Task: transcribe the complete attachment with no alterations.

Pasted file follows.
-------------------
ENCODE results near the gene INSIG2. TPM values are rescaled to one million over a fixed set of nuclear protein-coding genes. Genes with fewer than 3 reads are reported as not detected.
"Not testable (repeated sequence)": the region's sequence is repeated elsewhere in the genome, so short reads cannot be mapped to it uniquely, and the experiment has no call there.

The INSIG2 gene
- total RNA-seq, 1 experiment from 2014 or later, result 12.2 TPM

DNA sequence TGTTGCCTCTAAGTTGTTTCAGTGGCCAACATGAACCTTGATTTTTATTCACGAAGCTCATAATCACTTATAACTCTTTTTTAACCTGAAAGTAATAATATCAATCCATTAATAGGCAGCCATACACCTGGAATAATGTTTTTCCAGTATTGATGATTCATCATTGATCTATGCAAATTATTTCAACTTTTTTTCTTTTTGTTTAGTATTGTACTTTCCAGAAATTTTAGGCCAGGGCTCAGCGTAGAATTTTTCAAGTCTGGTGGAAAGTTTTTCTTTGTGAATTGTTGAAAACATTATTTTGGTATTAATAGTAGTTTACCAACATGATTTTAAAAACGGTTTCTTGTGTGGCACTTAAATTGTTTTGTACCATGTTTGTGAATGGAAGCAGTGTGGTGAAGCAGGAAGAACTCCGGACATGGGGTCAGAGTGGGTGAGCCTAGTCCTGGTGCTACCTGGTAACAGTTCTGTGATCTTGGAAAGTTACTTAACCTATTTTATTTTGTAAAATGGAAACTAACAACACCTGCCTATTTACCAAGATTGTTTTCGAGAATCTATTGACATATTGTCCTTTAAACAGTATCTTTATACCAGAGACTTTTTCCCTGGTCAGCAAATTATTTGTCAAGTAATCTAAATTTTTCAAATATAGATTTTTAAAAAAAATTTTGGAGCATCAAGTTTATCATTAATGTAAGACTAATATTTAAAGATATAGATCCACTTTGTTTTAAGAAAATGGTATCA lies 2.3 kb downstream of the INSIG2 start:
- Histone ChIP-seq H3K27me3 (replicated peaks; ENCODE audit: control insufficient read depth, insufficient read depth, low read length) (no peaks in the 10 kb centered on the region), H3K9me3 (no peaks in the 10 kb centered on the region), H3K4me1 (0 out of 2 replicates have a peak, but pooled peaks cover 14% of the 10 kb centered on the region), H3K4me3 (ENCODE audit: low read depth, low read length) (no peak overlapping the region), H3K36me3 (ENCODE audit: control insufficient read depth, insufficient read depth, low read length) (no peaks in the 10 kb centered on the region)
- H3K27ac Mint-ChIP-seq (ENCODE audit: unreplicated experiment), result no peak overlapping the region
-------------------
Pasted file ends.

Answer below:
ENCODE results near the gene INSIG2. TPM values are rescaled to one million over a fixed set of nuclear protein-coding genes. Genes with fewer than 3 reads are reported as not detected.
"Not testable (repeated sequence)": the region's sequence is repeated elsewhere in the genome, so short reads cannot be mapped to it uniquely, and the experiment has no call there.

The INSIG2 gene
- total RNA-seq, 1 experiment from 2014 or later, result 12.2 TPM

DNA sequence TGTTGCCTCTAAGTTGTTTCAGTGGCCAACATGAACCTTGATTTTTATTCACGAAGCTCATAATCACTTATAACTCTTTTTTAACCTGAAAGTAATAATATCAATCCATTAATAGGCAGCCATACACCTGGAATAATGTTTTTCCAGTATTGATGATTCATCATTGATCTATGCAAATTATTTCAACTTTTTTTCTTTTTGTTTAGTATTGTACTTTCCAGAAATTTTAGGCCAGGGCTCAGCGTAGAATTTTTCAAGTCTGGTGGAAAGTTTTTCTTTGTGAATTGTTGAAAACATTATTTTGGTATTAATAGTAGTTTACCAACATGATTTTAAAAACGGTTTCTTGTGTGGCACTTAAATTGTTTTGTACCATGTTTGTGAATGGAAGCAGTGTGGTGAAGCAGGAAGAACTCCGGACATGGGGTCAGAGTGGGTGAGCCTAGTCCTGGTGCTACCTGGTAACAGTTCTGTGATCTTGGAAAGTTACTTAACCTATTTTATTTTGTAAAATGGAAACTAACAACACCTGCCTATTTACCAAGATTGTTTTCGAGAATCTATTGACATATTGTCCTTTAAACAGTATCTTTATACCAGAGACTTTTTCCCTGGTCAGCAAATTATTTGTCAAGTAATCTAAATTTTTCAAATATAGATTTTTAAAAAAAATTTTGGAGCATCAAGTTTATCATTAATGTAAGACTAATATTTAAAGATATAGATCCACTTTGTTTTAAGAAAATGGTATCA lies 2.3 kb downstream of the INSIG2 start:
- Histone ChIP-seq H3K27me3 (replicated peaks; ENCODE audit: control insufficient read depth, insufficient read depth, low read length) (no peaks in the 10 kb centered on the region), H3K9me3 (no peaks in the 10 kb centered on the region), H3K4me1 (0 out of 2 replicates have a peak, but pooled peaks cover 14% of the 10 kb centered on the region), H3K4me3 (ENCODE audit: low read depth, low read length) (no peak overlapping the region), H3K36me3 (ENCODE audit: control insufficient read depth, insufficient read depth, low read length) (no peaks in the 10 kb centered on the region)
- H3K27ac Mint-ChIP-seq (ENCODE audit: unreplicated experiment), result no peak overlapping the region